where \(\arctan \left(({z}_{j}+{z}_{0,\;j})/{z}_{{{{\rm{R}}}}}\right)\) is the modification due to the Gouy phase with the constant offset from the focus *z*_{0,j}, the Rayleigh length *z*_{R} = *w*_{x}*w*_{y}π/*λ* and waists *w*_{x} and *w*_{y} along the *x* axis and *y* axis, respectively. We numerically calculate the tweezer waists *w*_{x} = 0.678 μm and *w*_{y} = 0.775 μm from the measured mechanical frequencies and *z*_{0,j} = 0.8 μm from the particle radius to estimate the correction due to the Gouy phase. The obtained Rayleigh length of *z*_{R} = 1.55 μm results in the modification of ~3% to the particle motion detection. Therefore, we safely omit this correction and use *φ*_{j}(*z*_{j}) = 2*k**z*_{j} instead in the main text.

### Measurement of the coupling rates

In this section, we detail the experimental methods to optimize the anti-reciprocal coupling rate *g*_{a} and to reduce the reciprocal coupling rate *g*_{r} and the coupling rate *g*_{C} due to electrostatic interactions.

#### Electrostatic coupling

To minimize the electrostatic interaction, we discharge the particles by igniting a plasma at a high-voltage pin inside the vacuum chamber (Extended Data Fig. 4a). We attach wires to the holders of the trapping lens and the lens that collects light after the tweezer foci, which forms a capacitor for the charged particle with holders acting as the electrodes. We continuously drive the particle motion with a sinusoidal signal applied to two electrodes, which yields a sharp peak at the drive frequency in the PSD of the particle motion. When plasma is ignited, the number of charges on each particle fluctuates, which we monitor as changes in the peak amplitude in real time. We switch off the high voltage when both particles have just a few charges, which is reflected in low amplitudes of the drive peak in the PSD.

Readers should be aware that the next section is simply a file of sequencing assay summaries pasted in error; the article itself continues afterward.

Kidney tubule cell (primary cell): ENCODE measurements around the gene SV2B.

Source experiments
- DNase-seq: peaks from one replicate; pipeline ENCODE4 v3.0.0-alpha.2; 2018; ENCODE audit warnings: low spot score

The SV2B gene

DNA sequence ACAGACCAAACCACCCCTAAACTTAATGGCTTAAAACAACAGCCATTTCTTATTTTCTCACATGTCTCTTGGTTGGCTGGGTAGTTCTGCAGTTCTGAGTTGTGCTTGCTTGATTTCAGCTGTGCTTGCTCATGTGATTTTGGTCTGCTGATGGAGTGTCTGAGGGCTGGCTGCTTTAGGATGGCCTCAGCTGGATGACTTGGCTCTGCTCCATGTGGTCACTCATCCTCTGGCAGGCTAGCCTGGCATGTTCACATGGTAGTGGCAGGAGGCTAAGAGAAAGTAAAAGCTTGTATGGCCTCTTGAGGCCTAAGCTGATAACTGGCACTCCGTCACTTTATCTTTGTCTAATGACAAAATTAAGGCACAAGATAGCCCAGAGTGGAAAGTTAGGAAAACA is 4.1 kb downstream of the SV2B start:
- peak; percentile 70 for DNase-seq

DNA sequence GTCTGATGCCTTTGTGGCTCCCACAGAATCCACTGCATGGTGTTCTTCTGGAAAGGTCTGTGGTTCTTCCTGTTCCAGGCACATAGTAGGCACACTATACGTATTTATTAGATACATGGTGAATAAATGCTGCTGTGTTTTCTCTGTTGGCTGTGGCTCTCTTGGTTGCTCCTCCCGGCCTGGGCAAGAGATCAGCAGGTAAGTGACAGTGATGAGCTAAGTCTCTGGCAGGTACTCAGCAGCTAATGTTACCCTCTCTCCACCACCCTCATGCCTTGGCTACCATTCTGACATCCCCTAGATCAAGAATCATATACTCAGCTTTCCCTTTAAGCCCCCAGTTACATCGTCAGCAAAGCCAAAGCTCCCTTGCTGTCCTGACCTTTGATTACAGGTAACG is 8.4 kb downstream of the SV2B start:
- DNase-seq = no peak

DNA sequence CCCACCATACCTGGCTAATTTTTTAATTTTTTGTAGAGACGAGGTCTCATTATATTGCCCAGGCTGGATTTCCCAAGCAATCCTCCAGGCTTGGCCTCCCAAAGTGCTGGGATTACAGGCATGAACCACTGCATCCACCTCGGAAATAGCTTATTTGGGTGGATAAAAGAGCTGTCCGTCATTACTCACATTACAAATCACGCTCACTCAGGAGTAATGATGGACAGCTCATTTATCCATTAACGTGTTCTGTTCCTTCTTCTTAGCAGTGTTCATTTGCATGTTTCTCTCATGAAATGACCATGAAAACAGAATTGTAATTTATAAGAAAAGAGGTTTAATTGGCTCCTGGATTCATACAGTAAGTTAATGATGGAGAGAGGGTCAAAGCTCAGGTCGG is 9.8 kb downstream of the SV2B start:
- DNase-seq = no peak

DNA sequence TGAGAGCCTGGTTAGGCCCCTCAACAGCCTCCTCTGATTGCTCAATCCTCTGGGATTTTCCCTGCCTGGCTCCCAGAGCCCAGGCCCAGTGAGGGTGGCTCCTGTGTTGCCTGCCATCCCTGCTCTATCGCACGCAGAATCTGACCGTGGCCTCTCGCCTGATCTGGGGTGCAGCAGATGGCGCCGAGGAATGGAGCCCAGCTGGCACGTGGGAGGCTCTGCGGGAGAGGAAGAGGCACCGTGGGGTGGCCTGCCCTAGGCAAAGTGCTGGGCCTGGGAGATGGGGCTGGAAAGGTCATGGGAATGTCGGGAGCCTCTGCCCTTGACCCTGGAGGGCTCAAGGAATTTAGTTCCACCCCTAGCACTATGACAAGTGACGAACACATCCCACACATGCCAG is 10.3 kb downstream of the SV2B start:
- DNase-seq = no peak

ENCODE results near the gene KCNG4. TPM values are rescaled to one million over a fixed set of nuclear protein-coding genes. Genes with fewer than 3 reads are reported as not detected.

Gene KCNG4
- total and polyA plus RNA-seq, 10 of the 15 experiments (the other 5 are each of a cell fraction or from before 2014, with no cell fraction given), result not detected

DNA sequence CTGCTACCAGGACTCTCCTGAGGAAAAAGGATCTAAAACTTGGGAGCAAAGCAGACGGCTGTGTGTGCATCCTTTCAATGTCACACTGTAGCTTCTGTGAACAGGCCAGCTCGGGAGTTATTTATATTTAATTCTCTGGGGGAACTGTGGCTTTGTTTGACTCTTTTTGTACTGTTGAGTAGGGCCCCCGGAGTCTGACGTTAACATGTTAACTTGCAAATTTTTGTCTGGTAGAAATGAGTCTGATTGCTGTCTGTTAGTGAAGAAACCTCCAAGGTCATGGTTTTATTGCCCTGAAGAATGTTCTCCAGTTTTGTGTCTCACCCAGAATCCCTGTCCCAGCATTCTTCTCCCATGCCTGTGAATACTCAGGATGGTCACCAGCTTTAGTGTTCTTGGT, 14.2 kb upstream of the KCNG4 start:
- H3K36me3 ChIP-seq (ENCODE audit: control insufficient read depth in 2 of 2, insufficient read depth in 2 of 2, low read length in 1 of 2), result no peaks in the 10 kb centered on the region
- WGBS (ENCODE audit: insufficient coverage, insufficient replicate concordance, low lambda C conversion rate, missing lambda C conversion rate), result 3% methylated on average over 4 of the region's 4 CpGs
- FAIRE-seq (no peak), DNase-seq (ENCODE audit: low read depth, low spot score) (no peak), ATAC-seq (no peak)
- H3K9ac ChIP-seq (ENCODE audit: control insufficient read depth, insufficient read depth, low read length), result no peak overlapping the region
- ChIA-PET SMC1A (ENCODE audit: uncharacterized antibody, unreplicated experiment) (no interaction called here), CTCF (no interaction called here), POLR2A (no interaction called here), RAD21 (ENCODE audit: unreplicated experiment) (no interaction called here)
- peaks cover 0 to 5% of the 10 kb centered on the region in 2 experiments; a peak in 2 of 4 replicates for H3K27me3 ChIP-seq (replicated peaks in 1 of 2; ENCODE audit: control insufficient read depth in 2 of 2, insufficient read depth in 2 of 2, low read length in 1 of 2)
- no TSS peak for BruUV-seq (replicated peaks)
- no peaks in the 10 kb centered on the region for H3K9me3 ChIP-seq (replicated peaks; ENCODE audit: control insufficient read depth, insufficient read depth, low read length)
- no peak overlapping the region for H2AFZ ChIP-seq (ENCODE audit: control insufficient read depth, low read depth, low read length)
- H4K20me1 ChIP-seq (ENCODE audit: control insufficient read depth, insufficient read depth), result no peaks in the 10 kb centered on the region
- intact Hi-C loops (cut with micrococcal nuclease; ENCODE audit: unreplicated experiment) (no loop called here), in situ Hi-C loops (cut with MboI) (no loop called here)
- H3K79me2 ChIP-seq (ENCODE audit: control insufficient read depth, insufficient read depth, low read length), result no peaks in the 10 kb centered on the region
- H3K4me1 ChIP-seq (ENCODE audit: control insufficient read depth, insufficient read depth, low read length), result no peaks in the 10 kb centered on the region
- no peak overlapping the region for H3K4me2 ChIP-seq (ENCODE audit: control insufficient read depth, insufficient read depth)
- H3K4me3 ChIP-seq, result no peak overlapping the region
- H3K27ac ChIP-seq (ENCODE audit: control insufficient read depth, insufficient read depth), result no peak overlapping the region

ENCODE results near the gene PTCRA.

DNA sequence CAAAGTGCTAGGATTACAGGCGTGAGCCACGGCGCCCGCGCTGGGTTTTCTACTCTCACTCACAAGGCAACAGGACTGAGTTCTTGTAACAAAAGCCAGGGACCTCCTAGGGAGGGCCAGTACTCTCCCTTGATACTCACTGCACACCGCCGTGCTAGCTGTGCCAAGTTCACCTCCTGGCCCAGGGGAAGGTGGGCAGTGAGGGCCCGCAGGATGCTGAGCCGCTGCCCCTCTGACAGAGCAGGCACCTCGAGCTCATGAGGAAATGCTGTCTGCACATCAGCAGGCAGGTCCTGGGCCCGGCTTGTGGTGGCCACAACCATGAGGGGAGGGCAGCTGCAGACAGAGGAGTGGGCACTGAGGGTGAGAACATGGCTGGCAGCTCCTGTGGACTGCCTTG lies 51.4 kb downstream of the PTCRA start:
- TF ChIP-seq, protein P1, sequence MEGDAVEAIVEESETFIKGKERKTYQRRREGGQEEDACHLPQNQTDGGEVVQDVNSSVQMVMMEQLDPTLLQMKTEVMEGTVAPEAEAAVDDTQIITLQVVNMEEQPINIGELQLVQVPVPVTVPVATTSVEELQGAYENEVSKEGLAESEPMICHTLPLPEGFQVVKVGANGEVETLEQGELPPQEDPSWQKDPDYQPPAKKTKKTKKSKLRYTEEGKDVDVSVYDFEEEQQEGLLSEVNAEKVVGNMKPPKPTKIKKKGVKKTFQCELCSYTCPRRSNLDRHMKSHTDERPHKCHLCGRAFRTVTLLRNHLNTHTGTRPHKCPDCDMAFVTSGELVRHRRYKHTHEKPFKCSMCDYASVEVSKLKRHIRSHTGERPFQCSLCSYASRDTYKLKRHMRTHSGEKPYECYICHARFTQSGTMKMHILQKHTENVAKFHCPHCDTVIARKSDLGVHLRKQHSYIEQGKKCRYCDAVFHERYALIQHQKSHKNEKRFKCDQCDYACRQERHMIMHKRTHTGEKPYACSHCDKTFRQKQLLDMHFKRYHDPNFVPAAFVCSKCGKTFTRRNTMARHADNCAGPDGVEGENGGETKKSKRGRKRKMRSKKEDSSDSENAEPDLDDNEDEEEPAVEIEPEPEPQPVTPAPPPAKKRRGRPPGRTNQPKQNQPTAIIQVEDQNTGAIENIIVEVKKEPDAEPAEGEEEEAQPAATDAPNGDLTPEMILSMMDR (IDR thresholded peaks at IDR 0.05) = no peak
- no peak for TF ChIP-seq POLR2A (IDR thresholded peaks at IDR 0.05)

To estimate the electrostatic interaction after the discharging procedure, we follow the procedure in the supplementary information of ref. ^{41}. To calibrate the number of charges on each particle, we drive the motion of both particles by applying a sinusoidal voltage with an amplitude of *V*_{AC} = 10 V and at a frequency *Ω*_{d}/2π = 31 kHz to the electrodes and record the particle motion. Assuming a model of a point charge in a plate capacitor, we estimate the number of charges *N*_{1,2} to be